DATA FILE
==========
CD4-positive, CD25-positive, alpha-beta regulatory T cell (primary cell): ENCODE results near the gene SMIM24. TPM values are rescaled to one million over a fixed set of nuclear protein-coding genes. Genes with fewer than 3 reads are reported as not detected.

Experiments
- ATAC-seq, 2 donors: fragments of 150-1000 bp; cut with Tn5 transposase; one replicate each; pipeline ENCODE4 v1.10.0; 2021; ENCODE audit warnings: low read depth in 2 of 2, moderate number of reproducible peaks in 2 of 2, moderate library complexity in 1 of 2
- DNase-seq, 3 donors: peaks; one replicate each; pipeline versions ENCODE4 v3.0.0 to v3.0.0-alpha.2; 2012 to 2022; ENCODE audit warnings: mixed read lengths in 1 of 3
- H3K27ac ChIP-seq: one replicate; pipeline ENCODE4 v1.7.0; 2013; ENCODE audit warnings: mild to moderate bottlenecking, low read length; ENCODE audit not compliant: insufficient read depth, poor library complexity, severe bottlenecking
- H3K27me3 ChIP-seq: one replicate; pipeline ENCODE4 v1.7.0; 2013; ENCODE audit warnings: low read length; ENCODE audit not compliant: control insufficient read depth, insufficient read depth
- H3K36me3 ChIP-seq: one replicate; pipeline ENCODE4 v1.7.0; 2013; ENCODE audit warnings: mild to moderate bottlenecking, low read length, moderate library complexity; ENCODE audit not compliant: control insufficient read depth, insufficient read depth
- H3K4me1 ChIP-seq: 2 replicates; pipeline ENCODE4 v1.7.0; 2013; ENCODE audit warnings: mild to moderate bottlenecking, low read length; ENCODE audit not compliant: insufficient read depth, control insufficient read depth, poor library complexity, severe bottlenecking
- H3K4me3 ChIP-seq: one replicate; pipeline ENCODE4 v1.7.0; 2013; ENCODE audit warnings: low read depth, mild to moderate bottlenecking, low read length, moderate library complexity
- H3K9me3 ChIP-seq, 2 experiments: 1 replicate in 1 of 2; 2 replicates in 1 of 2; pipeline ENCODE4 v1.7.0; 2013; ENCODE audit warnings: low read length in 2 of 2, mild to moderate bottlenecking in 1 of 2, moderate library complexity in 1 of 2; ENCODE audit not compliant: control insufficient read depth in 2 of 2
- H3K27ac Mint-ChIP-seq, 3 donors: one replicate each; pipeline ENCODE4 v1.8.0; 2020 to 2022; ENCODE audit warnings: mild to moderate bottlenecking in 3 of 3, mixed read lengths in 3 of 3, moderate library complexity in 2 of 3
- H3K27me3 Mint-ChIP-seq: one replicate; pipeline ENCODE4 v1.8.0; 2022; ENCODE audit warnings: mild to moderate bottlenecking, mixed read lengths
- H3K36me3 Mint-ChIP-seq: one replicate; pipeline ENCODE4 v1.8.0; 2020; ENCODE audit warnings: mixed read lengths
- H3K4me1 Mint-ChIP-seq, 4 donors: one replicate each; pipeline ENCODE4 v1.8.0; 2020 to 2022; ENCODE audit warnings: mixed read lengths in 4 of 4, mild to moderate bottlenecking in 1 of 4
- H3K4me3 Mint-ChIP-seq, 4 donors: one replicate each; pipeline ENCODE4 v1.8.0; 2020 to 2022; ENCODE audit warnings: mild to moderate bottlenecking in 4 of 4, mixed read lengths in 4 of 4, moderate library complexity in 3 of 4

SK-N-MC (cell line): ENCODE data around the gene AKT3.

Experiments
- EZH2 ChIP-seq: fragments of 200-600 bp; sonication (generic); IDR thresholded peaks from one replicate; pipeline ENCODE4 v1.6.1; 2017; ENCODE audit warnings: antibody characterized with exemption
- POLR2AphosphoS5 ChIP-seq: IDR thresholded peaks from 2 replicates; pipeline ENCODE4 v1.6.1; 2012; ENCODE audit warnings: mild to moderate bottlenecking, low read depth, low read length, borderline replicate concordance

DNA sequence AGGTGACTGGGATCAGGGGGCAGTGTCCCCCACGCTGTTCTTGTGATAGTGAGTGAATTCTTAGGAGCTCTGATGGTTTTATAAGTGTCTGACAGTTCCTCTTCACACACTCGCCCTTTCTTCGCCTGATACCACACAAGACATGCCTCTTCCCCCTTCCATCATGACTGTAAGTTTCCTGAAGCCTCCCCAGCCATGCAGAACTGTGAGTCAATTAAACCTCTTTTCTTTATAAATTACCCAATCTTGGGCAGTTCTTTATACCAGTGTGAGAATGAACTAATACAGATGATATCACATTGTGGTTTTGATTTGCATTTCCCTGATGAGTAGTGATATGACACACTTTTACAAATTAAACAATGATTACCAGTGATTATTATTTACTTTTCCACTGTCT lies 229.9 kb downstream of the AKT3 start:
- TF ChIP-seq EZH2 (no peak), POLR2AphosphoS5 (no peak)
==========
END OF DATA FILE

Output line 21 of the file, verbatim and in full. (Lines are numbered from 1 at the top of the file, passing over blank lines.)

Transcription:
- TF ChIP-seq EZH2 (no peak), POLR2AphosphoS5 (no peak)